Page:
To suggest that Dublin hurlers have simply been moulded to play a rigid game-plan, and to stifle the opposition, is, to coin a phrase, ‘F****** Bull****’.
As for the on-field action, heads are being scratched up and down the county. 2014 was a no-show, but this term, Dublin hurled well at times but ultimately came up short. Dublin’s first golden generation of hurlers are not good enough, and an injection of new talent is badly needed.
Conal Keaney, Johnny McCaffrey, and Joey Boland struggled badly on Sunday, and looked shadows of their former selves. Gary Maguire, an all-star two years ago, made some poor decisions. The Dubs will need four or five new players if they are to be serious contenders in 2016.
All is not lost. The u-21 panel had several top class hurlers, some of whom have not yet broken into the senior squad. Seán Treacy, Cian MacGabhann, and Paul Winters are just some of those who could really add to Ger Cunningham’s hand.
The stream of underage talent is flowing rapidly in Dublin, but there is an age-old problem which is blocking the county’s full potential.
On the Dublin football team at present, there are a host of players who would start for any hurling side in the country. Ciarán Kilkenny, Cormac Costello, Tomás Brady, Eric Lowndes, Diarmuid Connolly, Rory O’Carroll, to name but a few. This is not a recent phenomenon. The perennial thorn in the Dubs’ side has been the footballers, where many hurlers are lost to.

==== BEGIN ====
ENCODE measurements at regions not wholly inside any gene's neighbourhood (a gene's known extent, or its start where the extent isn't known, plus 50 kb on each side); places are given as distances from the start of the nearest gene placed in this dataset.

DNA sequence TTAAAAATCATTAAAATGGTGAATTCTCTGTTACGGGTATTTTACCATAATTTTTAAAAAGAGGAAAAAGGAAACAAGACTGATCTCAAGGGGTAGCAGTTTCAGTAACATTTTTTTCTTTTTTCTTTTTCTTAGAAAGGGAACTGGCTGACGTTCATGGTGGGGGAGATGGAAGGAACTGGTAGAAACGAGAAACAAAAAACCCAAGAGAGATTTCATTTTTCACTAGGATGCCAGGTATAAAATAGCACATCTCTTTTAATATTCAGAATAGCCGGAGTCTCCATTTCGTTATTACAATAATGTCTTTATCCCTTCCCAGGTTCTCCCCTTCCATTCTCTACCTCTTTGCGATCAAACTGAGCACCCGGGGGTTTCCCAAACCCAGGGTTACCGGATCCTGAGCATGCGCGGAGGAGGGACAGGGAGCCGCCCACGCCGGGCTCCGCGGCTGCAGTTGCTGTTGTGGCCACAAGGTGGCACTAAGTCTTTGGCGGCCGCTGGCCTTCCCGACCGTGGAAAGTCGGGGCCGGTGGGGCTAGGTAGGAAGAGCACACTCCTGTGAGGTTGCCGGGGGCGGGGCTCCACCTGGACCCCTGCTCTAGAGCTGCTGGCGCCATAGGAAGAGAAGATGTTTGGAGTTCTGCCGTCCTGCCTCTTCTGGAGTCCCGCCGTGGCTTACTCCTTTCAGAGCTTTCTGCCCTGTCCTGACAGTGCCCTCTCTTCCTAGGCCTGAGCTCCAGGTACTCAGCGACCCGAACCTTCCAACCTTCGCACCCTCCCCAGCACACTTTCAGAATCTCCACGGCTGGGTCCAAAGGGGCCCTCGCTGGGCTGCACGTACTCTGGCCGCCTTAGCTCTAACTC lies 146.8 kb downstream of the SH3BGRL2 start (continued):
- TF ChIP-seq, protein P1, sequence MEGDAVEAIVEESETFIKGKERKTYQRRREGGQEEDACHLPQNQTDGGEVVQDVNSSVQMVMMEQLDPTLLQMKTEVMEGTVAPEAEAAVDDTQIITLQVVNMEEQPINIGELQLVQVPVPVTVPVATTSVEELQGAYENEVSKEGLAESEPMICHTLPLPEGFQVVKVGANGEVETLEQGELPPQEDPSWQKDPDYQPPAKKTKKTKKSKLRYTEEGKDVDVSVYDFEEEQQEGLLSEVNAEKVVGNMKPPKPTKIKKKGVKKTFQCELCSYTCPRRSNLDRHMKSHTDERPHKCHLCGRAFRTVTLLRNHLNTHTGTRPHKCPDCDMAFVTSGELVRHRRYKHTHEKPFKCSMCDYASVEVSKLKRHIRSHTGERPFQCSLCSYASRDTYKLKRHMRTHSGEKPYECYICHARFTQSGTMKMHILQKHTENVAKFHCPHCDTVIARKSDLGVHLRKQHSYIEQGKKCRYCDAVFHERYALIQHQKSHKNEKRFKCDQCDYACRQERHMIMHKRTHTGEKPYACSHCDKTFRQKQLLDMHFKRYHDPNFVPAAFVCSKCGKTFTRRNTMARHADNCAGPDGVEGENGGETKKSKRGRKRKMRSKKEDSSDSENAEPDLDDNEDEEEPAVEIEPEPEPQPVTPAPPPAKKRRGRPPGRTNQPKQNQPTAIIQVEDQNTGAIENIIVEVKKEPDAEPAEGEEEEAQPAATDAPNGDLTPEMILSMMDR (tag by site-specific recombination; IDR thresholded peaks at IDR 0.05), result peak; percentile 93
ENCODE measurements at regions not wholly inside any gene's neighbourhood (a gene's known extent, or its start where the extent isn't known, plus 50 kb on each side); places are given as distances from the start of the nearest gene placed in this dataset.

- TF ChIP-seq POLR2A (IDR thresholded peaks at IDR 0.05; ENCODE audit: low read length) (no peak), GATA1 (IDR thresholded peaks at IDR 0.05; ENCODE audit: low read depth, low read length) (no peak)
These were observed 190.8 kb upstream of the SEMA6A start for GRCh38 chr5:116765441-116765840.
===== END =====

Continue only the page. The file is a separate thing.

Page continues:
Granted that many of the current hurling side have opted for the small ball instead of joining Jim Gavin’s squad, but nonetheless, they need the best hurlers in the county playing hurling for the county. The ‘Fair City’ is churning out top class hurlers year after year. If Liam McCarthy is to winter by the Liffey in years to come, things need to change.
It is generally assumed that Dublin will win an All-Ireland Hurling Championship in the coming years. But this may never come to fruition. Galway, for each of the last 27 years without an All-Ireland, have been in and around third favourites to capture the big one, but have come up short on every occasion. Dublin do not want to assume the roll of the ‘nearly men’, like Galway or Waterford.
Things are bright for the small ball in the capital. Ger Cunningham’s maiden year in charge has brought promise, but more consistency is needed. Dublin have fallen asleep in too many games this year. They switched off in league ties against Cork twice, Kilkenny, Clare, and a championship game with Galway. Consistency is the key.
Looking to 2016, they are well-placed. Life in Division 1A of the league proves that. Some point out that the top tier does not necessarily hold the best teams. However, it is no coincidence that in 2015, the last six sides remaining in the All-Ireland series were the six Division 1A sides.
However, being well placed with a potent side is one thing, delivering upon that promise is another. There are obstacles, but those in and around Dublin hurling live in hope that 2016 can finally be the breakthrough year.
Brian Barry, Pundit Arena